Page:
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Here is a fun way to explore the inner workings of a simple motor.  This is a great project for use in the classroom or at home.  Making your own Motor is an excellent introduction into the world of technology. 

Step 1: Materials and tools you will need to create a simple Motor

  • Copper Wire
  • Paper Clips
  • Wood (3" 1X2)
  • Neodymium Magnet
  • Battery (AA)
  • Insulated Wire
  • Sand Paper
  • Staple Gun and Staples
  • Needle Nose Pliers
  • Wire Strippers
  • Wire Cutters
  • Hot Glue Gun and Glue Sticks

 












Step 2: Creating the Copper Wire Coil

  1. Cut a length of copper wire (between 2 and 3ft) using a pair of wire cutters.
  2. Use a AA Battery as a winding template; begin winding the Copper Wire around the AA Battery (Make sure to leave about two inches of wire trailing off one end of the coil).
  3. Continue winding the Copper Wire around the AA Battery; make sure that you wind a nice tight coil. 
  4. Leave a length of wire (two inches) trailing from your coil after winding the Copper Wire around the AA Battery 15 times.
  5. Wrap the trailing ends of wire around your coil two or three times.  This will hold the coil in place (its important to wrap the ends directly across from each other; balance is key in creating a good motor)

Step 3: Sanding the Ends

  1. The two ends that are trailing off the completed coil need to have the enamel sanded off of the Copper Wire (this is extremely important because the more enamel you remove the better electrical connection you are able to make between the AA Battery and the Motor).
  2. (This step is even more important than the first) Start by sanding only ONE SIDE of the trailing ends of Copper Wire. (Only ONE SIDE)
  3.  The other trailing end of Copper Wire needs to have all of the enamel completely sanded off.  (Remember, the more wire you expose the better the connection)


 

Step 4: Building a Rig to hold the Coil (part 1)

  1. To begin building a Rig to hold your Coil you need to first creat two tiny shelves using two Paper Clips.
  2.  Bend one of your Paper Clips into an "L" shape.
  3. Using a pair of Needle Nose Pliers bend one of the ends of the Paper Clip up to form a shelf.
  4. Repeat Steps 2 and 3.
  5. Cut or find a small piece of wood roughly 3 inches long.  (3" 1X2 piece of wood seems to work the best)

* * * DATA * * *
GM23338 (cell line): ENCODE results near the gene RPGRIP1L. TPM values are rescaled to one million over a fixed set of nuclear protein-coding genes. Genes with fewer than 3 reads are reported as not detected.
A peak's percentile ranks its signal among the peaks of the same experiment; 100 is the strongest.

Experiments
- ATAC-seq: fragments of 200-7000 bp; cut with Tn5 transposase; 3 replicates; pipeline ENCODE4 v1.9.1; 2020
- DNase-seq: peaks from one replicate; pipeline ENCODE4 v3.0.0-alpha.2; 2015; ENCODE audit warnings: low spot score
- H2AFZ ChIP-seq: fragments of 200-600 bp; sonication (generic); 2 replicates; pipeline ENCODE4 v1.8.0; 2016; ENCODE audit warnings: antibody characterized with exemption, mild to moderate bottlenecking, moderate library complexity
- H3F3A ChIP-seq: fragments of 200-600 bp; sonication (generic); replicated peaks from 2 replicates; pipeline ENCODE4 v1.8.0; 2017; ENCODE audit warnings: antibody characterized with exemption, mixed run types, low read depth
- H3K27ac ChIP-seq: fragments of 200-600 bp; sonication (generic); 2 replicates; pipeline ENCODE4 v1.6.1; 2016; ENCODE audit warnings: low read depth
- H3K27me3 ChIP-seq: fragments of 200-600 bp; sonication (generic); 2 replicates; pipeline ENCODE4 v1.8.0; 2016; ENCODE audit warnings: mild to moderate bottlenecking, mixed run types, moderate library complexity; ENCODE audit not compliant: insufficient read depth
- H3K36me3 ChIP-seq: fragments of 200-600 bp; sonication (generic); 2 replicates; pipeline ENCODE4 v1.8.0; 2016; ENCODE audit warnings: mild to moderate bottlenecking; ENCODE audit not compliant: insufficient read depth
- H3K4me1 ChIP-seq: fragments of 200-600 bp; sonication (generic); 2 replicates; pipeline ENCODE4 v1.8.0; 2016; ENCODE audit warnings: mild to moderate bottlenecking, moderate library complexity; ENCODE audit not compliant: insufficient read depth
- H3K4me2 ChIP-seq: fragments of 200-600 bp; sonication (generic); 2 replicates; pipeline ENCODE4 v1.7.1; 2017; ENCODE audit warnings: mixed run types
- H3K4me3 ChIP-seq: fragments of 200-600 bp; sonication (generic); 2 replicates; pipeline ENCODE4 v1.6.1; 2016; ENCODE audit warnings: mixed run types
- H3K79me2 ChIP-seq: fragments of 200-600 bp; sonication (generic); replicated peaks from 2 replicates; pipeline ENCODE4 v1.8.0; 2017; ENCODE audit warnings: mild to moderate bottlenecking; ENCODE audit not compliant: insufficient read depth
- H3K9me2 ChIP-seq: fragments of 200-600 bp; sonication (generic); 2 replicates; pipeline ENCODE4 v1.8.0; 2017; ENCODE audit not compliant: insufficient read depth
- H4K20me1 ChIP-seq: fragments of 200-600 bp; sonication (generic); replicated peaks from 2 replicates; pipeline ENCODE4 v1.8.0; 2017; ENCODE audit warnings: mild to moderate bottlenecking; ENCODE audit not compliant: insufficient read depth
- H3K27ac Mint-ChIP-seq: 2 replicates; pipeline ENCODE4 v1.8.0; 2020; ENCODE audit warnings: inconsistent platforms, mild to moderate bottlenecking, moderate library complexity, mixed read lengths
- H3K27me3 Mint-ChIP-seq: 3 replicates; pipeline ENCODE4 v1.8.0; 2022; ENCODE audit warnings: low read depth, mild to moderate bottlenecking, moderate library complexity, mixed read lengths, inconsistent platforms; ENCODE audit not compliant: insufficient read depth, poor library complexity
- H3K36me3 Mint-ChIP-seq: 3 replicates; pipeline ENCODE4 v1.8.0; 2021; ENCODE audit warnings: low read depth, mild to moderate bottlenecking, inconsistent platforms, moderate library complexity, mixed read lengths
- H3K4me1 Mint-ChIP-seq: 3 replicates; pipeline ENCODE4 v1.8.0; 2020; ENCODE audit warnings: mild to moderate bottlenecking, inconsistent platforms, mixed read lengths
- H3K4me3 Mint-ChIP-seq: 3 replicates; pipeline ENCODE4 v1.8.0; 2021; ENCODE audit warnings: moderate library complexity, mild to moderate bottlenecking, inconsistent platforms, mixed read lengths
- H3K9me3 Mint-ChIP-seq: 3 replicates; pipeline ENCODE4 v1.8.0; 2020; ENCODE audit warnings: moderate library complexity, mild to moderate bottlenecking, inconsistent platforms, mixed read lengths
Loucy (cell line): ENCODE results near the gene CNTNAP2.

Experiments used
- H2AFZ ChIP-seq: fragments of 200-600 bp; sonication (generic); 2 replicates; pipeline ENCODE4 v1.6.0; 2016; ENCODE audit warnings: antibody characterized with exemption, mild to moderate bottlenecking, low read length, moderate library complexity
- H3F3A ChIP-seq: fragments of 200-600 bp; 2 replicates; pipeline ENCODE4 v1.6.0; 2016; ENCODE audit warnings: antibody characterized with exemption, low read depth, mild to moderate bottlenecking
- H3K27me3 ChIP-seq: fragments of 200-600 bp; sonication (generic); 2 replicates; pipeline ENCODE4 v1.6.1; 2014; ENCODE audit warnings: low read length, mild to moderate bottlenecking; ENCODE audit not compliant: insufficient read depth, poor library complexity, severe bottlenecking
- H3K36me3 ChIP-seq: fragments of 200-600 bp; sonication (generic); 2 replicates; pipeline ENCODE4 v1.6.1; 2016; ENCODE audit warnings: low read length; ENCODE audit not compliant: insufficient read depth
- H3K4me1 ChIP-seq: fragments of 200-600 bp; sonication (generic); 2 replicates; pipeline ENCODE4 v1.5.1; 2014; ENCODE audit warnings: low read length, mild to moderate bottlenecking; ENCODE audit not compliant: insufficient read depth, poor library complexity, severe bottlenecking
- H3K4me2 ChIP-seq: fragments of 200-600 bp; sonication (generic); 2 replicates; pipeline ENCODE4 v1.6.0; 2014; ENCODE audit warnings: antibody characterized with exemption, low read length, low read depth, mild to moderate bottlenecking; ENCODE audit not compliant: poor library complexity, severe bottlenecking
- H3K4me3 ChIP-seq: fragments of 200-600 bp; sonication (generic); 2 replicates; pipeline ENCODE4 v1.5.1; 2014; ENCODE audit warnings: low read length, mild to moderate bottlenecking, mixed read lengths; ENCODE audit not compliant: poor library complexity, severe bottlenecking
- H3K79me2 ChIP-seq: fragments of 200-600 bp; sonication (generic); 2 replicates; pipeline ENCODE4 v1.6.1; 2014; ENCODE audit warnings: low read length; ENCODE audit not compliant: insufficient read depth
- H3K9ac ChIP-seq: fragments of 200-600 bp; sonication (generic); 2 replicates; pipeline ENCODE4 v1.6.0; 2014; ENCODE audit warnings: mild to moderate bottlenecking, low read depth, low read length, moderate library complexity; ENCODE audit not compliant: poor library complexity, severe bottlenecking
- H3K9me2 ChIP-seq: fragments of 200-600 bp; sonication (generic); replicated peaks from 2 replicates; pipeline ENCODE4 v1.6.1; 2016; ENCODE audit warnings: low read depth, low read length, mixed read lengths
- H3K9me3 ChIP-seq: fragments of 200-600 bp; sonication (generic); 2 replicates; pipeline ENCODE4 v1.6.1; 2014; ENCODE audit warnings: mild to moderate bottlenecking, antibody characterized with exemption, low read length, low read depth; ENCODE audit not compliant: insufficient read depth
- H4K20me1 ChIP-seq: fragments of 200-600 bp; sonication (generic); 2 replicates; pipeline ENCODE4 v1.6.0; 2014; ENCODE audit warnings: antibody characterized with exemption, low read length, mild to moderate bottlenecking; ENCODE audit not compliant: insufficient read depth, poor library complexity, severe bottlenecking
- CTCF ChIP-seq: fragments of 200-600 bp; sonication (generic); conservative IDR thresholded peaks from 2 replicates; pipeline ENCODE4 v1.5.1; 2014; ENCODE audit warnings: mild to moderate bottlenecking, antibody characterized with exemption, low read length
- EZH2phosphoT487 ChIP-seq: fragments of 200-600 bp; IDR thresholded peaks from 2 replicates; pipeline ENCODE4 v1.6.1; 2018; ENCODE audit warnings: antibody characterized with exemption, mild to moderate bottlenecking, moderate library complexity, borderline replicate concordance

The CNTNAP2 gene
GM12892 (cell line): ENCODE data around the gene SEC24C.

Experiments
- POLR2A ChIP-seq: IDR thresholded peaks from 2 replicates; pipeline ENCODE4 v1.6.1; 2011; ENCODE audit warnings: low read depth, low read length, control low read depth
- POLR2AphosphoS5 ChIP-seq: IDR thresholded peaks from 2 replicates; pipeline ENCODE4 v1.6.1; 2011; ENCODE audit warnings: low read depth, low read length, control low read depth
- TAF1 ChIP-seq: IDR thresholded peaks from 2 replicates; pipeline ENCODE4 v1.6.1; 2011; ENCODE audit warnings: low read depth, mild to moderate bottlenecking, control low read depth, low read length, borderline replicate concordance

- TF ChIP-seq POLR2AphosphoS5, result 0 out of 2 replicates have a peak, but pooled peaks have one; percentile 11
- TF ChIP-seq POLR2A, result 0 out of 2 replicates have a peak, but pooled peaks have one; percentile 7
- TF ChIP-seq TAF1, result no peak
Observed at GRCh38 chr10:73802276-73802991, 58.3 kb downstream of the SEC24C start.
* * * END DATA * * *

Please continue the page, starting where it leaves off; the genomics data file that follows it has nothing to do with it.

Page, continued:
6. Place your Paper Clip shelves onto your piece of wood to see if they are stable and even (some adjustments may be required)

Step 5: Building a Rig to hold the Coil (part 2)

  1. Cut a 1ft length of Insulated Wire.
  2. Cut your length of wire in half.
  3. Use your Wire Strippers to remove a small portion of plastic insulation from both ends of your Insulated Wire.
  4. Wrap the exposed end of Insulated Wire around one of your Paper Clip shelves.
  5. Use your Staple Gun to mount your Paper Clip Shelf with attached Insulated Wire to the Block of Wood. (You may have to use more than one staple to secure the Paper Clip to the wood)
  6. Repeat Steps 3 through 5. 

Step 6: Attaching the Magnet

  1. Be careful mounting your Neodymium Magnet to your Rig, they are very powerful magnets.
  2. You want to Mount the Magnet directly in the middle of the two Paper Clip Shelves.
  3. Use your Hot Glue gun to attach the Magnet in the ideal spot.  This will keep the Magnet in place.

Step 7: Testing your Motor

  1. Rest your Copper Coil onto the Paper Clip Shelves (make sure that the exposed ends of the Copper Coil are making contact with the Paper Clips).
  2. Attach the ends of your exposed insulated wires to the ends of your AA Battery (Be careful with this step because the Battery can sometimes get Hot, it helps to tape the exposed wires to the Battery).
  3. The Copper Coil may start spinning on its own, but it may require a nudge before it starts spinning.
  4. If your Copper Coil does not continue spinning you may need to sand the ends of the Copper Coil better, you may need to adjust the Coil to be more balanced, you may need to adjust your Paper Clip Shelves to place the Coil closer to the Magnet, you may need to attach the Exposed ends of the Insulated Wire to the Battery, you may need to etc...Adjustment while Testing is the key to creating a proper working Motor.
  5. Do not give up, keep trying till it works.
<p>Hey! I had a question. If the copper wire is insulated, which it must be for you to have to sand it, how does the current pass from one end of the coil to the other?</p><p>--------x()x--------</p><p>In the points marked 'x', the coil is connected to two pieces of copper wire, but since it is insulated, current should not pass, right?</p>
<p>Actually the wire is made of copper just coated with an insulating material (or dielectric) typically polyimide I think (just a polymer/plastic). The current passes through the copper wire, but if you fold it on itself so that it's touching it doesn't short circuit (current passage through the touching junction instead of around all the loops of the wire.) Insulated wires are useful in making solenoids too where short circuits are really bad.</p>
<p>Hi! Thanks for the explanation. I didn't understand why we should sand only one side of the cable end. I don't get why and how we should do that. I sand one side but the other must not have insulation? So I need to sand both sides?</p>
<p>A trick you can do if you sanded both sides is rub a candle on one side, or use some nail polish.</p>
<p>Ok, you must sand 1/2 the circumference of BOTH sides of the wire ends.. let me elaborate why. When you hook up the battery to the wire coil, the electric current flowing through the coil gains a magnetic field. The permanent magnet inside the motor also has a magnetic field and these two magnetic field have an equal and opposite effect on one another; meaning that there is no stability in the reliability of the the coil spinning in one direction. When you insulate only 1/2 of the wire connectors you are allowing the coil to spin in one direction as the magnetic fields lose communication with each other every time the coil rotates around the insulated half. Hope this helps you!</p>